Permian-Triassic climate lesson: Don’t even try to adapt to a mass extinction, mitigate – a single plague can kill a planet!

The second part of the new IPCC report, about the impacts of climate change, has been released on Monday. Across the globe dutiful journalists filled the headlines of their newspapers – and as they presume most of their readers are human – focus heavily on the social implications, especially concerns for the human food supply, through a decrease in net agricultural productivity, firstly (from 1-2 degrees warming) in the tropics, and under current global emission trends (possibly even exceeding 4 degrees) also at high latitudes.

Permian-Triassic methane carbon riseThe authors conclude therefore that – as doubling of the current warming is already inevitable – the world climate policy should not just focus on reducing emissions, but also on adapting to warming – a message easily misinterpreted as ‘hey, I heard we can adapt, so that’s cool – with our lifestyle and economy and all’.

But written in between the lines of the summary for policy makers the report contains a much more dire warning – not a worry for its human inhabitants directly, but for the entire Earth, as a life-bearing planet: the Holocene Mass Extinction.

The above image shows a sudden rise in carbon concentrations due to massive methane/CO2 release at the end-Permian, 252 million years ago. Accompanied is a sudden drop in carbonate concentrations, a sign of CO2-induced ocean acidification. Paleoclimatology shows there are certain things you cannot adapt to.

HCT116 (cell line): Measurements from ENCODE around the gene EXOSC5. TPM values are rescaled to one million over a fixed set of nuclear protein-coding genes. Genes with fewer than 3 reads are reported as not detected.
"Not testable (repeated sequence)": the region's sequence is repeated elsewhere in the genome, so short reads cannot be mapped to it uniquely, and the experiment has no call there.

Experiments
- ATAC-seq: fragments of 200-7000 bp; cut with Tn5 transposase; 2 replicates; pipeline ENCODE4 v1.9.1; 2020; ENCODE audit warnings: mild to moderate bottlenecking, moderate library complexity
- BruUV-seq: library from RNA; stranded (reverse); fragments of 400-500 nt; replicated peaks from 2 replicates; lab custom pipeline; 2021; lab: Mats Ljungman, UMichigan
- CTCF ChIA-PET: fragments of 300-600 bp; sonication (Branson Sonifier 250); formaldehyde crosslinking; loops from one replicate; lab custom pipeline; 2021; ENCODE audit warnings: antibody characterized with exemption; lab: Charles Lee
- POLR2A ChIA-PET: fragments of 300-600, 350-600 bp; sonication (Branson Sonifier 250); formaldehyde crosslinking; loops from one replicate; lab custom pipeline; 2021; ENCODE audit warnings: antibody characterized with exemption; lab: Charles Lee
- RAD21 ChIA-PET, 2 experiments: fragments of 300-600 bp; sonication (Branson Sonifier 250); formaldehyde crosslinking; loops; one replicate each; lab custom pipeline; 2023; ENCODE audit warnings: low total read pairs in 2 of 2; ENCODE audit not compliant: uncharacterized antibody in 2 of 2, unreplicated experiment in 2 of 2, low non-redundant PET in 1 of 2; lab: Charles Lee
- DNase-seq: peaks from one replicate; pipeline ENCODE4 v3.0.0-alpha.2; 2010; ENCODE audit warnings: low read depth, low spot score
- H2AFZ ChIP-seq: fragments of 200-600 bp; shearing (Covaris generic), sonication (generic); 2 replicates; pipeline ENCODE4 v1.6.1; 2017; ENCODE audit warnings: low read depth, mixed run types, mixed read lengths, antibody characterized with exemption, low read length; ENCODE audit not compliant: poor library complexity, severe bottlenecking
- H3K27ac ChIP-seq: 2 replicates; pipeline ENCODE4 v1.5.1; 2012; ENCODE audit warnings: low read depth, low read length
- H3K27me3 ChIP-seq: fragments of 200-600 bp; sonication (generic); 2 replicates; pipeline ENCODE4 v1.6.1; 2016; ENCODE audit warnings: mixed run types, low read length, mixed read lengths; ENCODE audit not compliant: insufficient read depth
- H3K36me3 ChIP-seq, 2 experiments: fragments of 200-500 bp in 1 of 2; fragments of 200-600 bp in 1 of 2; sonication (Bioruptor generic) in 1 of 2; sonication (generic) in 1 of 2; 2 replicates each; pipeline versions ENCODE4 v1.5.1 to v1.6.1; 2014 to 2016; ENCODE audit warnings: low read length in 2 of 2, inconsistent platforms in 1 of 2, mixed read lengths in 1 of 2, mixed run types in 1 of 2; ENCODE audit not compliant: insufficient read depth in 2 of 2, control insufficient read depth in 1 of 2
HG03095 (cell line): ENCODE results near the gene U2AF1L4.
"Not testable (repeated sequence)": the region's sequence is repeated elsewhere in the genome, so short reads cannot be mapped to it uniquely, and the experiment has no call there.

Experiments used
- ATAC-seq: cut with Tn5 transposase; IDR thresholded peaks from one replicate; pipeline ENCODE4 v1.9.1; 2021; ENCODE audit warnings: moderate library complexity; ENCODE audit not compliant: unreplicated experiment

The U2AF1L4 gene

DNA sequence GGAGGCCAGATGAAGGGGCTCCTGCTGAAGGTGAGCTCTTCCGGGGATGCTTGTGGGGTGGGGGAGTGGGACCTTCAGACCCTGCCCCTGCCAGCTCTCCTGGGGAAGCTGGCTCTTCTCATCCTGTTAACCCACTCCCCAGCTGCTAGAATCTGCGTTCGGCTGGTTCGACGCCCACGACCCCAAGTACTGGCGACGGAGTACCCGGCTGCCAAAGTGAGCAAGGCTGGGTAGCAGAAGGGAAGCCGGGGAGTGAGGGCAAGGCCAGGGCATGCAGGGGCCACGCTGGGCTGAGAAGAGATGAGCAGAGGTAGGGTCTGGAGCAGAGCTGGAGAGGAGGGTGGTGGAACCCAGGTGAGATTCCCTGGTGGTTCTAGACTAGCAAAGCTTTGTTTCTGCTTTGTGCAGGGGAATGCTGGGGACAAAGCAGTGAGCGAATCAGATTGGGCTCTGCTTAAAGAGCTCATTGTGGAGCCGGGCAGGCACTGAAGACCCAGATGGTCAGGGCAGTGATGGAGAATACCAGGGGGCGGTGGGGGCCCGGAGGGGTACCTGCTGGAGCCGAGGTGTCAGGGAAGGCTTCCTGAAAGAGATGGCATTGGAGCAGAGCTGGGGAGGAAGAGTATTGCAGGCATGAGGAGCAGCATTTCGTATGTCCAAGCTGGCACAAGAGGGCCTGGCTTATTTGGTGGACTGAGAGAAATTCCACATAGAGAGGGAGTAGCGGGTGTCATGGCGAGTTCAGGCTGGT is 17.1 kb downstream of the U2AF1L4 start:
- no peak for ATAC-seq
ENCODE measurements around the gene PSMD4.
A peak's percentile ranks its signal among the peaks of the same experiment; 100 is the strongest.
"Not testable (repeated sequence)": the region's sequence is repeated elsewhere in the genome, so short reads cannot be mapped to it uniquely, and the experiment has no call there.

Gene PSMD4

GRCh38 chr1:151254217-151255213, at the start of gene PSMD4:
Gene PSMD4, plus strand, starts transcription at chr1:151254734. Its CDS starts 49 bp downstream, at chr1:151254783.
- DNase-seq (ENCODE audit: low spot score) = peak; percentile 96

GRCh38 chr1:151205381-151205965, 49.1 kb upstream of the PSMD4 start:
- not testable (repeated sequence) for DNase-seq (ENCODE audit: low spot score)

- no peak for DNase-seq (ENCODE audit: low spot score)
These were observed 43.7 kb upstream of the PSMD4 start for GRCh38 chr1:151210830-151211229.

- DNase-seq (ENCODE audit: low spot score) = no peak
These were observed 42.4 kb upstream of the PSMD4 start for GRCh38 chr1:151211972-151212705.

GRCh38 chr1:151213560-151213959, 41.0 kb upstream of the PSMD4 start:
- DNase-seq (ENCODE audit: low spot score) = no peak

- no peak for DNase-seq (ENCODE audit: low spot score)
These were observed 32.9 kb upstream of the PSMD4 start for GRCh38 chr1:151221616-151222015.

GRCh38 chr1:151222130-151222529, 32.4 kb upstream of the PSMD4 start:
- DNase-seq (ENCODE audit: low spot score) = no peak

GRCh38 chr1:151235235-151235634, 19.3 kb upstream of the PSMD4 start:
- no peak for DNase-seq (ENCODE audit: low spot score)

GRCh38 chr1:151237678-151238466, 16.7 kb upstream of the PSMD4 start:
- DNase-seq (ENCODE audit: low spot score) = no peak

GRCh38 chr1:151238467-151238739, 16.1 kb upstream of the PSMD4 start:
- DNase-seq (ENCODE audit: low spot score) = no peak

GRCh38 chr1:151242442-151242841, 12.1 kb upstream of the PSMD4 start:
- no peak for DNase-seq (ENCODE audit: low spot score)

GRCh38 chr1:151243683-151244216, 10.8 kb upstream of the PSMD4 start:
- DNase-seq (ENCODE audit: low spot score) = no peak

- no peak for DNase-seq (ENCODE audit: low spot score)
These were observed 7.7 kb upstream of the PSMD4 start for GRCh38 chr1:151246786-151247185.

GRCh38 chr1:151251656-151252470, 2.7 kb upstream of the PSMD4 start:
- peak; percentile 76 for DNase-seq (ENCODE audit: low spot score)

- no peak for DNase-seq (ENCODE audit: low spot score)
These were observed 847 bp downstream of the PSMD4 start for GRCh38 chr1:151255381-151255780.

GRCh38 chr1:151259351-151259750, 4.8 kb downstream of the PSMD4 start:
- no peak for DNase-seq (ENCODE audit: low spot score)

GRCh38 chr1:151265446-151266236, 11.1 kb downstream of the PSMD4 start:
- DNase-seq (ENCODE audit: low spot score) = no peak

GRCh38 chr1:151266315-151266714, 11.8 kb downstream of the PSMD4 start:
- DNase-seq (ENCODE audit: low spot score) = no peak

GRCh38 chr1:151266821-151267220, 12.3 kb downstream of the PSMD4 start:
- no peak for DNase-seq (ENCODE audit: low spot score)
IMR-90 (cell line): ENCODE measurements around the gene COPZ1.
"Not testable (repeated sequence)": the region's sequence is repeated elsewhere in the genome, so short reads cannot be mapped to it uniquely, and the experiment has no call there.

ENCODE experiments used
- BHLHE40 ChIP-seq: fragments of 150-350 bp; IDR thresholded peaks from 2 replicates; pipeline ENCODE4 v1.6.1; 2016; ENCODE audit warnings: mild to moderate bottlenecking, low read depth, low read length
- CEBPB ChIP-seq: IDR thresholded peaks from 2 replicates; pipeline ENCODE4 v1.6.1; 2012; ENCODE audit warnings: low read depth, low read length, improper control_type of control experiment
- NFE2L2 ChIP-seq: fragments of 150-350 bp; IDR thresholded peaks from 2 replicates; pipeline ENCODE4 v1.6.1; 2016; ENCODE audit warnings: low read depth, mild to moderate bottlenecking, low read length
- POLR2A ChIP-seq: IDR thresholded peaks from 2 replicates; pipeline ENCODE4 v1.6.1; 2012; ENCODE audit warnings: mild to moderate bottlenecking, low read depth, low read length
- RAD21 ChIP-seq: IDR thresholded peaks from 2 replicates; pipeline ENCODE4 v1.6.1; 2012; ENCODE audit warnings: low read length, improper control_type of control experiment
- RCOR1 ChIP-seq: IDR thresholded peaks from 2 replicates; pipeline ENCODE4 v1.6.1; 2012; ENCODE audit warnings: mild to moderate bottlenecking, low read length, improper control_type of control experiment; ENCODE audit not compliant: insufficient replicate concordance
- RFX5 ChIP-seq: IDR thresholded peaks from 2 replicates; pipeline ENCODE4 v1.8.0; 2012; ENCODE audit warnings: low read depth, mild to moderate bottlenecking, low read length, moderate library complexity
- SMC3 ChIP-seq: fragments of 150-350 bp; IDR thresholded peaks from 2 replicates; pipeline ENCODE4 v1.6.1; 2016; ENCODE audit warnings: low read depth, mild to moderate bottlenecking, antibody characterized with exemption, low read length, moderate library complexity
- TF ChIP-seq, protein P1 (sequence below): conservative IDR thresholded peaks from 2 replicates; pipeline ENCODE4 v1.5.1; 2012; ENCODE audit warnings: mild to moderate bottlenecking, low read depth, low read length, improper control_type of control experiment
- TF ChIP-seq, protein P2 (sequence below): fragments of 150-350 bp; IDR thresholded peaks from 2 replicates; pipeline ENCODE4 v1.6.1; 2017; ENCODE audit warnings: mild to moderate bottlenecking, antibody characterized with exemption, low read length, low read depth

How much biodiversity will an already ecologically stressed Earth lose to the disruption of one degree warming, how much to 2 degrees, how much to 3, 4, and beyond? – no one knows! There are model calculations showing that within this century up to 84 percent of intraspecific biodiversity will be lost as a consequence of climate change, a full-swing mass extinction that is, mainly caused by ecological tipping points and a shift in biomes.

To get a feeling of why species may not survive a couple degrees warming, one has to zoom into the ecosystem level and closely observe the impacts of skewed changes – that is changes that do not lead to a homogeneous response (a ‘joint shift of the equilibrium’) but a shift that is distorted between for instance seasons, rainfall versus temperature or predator-prey.

Here is just a short quotation from Chapter 4 – Terrestrial and Inland Water Systems – of the new WG2 IPCC AR5 report, to illustrate the latter:

“Bird breeding can also be affected by phenological shifts in competing species and predators. Between 1953 and 2005 in south-western Finland, the onset of breeding of the resident great tit Parus major and the migratory pied flycatcher (Ficedula hypoleuca) became closer to each other, increasing competition between them (Ahola et al., 2007). The edible dormouse (Glis glis), a nest predator, advanced its hibernation termination by -8 days per decade